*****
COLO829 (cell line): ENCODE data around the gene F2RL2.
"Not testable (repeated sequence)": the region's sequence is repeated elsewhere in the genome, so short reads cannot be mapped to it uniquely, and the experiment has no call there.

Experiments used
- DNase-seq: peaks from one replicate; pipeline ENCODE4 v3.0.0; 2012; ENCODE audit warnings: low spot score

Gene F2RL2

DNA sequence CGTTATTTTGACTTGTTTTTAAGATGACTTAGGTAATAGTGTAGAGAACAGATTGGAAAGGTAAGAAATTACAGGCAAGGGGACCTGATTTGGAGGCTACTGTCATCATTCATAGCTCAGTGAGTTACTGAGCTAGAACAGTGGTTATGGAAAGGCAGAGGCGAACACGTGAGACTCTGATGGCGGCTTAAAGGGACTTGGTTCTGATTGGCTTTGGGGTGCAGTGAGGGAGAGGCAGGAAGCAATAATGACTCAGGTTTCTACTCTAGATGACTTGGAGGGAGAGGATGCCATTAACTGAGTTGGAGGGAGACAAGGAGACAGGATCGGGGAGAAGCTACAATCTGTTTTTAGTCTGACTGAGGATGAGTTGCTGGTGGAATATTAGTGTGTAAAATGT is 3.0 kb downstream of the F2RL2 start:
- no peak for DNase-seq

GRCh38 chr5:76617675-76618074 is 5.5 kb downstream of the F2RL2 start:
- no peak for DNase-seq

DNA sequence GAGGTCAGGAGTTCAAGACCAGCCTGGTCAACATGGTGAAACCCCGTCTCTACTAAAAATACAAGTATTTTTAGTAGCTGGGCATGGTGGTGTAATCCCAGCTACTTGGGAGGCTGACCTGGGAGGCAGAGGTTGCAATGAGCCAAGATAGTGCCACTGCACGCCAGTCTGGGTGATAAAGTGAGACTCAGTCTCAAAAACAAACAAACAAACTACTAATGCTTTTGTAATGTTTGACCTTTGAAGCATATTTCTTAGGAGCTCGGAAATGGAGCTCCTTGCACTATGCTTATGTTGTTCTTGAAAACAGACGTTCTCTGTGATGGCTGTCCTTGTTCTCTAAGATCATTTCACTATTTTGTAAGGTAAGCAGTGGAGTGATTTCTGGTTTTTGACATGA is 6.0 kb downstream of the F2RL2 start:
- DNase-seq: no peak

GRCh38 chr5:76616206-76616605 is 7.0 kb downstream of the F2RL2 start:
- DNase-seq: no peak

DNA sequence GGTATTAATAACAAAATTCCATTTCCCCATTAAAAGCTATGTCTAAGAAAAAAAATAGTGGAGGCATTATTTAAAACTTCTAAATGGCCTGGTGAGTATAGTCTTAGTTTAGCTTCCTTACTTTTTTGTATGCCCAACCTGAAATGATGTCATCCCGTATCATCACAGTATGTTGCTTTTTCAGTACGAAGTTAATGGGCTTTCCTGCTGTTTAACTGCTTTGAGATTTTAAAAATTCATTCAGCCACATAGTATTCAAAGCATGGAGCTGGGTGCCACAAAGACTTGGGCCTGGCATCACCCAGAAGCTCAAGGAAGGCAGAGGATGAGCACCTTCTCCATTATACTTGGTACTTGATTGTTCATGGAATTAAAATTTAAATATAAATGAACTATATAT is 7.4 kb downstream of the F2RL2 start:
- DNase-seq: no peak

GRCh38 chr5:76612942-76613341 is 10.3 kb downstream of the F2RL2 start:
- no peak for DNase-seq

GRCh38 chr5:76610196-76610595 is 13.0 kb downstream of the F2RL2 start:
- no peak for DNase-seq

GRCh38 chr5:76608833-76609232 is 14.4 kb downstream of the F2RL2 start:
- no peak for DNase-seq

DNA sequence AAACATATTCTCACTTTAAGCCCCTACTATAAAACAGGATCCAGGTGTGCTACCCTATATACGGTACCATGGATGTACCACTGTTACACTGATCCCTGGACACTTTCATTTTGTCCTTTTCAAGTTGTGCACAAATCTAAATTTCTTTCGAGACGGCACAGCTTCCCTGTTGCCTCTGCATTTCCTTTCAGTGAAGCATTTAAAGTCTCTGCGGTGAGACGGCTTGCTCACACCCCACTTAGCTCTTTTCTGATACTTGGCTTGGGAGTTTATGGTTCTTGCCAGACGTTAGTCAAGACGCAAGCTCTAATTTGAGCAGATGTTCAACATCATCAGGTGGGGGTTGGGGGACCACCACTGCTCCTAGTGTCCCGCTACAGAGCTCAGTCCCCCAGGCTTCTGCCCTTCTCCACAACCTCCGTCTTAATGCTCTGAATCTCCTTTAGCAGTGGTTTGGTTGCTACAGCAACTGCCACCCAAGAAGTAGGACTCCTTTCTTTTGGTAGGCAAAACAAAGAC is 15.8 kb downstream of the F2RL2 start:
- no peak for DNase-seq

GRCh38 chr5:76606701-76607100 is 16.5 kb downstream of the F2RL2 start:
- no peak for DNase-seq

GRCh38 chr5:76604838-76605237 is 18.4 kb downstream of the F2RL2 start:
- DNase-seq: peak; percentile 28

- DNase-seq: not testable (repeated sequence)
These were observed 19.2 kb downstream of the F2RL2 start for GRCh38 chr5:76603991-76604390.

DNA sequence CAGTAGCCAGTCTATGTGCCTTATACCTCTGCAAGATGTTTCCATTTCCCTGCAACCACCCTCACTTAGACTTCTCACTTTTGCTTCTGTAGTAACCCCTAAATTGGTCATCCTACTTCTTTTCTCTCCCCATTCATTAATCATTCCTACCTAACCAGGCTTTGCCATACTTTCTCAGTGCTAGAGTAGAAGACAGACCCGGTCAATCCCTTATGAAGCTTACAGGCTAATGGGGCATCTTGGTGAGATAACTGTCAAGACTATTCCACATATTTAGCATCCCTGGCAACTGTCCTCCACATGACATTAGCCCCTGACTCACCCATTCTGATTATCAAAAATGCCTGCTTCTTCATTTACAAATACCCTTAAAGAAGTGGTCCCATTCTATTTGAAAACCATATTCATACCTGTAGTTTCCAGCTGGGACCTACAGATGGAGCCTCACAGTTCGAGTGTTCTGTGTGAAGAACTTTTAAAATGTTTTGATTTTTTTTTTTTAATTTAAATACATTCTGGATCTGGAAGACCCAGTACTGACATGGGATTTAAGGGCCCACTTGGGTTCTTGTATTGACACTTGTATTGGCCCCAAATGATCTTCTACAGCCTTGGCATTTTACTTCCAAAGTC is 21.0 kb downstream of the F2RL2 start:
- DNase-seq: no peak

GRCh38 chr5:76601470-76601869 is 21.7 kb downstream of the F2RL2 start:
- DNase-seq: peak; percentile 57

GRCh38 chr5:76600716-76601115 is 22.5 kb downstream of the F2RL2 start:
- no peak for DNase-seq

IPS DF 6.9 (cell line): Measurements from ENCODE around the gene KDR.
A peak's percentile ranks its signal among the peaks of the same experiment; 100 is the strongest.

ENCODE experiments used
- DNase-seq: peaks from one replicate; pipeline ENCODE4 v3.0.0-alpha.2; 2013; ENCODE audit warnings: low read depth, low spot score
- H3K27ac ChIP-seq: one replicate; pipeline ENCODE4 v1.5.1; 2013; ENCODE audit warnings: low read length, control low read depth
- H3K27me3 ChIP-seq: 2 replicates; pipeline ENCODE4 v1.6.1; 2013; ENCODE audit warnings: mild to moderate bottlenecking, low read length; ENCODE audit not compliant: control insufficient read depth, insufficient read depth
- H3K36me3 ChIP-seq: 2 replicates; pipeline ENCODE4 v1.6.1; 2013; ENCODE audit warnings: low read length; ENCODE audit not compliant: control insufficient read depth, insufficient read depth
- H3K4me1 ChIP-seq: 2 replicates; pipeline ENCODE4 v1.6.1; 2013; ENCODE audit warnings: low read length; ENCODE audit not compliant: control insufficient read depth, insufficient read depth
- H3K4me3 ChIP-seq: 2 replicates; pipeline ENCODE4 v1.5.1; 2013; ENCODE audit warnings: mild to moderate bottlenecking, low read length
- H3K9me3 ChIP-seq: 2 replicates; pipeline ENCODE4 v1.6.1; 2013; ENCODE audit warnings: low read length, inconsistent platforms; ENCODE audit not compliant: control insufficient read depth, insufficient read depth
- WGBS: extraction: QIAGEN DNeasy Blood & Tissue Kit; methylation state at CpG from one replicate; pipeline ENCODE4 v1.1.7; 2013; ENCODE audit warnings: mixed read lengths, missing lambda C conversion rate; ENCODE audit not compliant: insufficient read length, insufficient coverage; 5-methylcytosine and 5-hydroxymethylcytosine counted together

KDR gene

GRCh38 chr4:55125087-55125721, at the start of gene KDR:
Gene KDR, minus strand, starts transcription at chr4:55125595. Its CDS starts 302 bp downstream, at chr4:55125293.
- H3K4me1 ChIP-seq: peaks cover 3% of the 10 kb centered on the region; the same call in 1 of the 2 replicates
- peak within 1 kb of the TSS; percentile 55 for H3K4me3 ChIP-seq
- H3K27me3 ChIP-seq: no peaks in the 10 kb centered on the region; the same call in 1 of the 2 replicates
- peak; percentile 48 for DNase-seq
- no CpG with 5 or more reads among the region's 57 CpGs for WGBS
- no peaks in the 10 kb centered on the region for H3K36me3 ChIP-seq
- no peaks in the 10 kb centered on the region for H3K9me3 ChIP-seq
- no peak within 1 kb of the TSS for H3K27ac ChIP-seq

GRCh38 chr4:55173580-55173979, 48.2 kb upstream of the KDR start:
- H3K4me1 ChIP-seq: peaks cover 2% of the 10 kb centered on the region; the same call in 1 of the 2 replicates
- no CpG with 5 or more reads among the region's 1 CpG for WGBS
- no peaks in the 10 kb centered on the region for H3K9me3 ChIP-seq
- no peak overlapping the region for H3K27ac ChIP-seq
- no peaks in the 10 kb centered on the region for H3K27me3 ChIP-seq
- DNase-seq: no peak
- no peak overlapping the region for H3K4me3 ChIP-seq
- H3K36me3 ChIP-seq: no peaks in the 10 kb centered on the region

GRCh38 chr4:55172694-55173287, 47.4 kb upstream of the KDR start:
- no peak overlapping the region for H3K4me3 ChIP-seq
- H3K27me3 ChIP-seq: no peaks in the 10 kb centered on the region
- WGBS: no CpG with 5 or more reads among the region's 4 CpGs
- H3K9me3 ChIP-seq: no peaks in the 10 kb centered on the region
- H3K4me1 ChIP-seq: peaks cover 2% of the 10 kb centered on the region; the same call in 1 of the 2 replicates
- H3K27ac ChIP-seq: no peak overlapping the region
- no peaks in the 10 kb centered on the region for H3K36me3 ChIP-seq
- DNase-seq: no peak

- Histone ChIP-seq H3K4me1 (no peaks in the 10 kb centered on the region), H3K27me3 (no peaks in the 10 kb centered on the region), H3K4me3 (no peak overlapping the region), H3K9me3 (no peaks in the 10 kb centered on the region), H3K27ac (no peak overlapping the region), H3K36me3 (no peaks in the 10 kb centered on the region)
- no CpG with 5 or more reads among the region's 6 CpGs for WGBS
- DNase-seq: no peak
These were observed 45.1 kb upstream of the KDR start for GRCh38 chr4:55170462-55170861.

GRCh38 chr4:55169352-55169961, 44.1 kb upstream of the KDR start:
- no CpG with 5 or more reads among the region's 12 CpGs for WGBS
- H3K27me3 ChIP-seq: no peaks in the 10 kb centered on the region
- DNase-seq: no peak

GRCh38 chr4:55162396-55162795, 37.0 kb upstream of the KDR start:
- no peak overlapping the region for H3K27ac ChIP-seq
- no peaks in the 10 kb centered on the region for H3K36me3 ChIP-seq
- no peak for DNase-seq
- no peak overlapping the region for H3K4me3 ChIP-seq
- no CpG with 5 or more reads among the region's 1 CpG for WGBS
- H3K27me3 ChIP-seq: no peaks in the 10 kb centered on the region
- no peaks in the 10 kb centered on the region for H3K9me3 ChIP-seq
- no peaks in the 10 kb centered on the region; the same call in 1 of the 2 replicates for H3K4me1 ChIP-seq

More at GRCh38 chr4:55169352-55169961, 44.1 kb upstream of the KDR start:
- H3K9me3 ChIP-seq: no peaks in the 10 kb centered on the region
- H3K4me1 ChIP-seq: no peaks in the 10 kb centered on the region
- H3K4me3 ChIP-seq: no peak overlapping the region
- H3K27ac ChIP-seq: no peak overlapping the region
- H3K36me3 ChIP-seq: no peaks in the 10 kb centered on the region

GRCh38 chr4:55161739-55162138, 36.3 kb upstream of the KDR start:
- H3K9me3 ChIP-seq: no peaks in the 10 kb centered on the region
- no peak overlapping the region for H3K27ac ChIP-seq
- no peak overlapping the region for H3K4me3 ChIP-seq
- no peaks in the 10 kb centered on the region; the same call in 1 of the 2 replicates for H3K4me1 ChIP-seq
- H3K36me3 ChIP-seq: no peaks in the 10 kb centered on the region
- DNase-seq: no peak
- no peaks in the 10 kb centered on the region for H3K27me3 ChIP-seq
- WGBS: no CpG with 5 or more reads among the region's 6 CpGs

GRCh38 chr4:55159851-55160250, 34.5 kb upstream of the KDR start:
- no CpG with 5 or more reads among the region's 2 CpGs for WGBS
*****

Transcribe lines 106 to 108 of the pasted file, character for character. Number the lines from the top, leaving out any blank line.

- no peaks in the 10 kb centered on the region for H3K27me3 ChIP-seq
- WGBS: no CpG with 5 or more reads among the region's 6 CpGs

GRCh38 chr4:55159851-55160250, 34.5 kb upstream of the KDR start: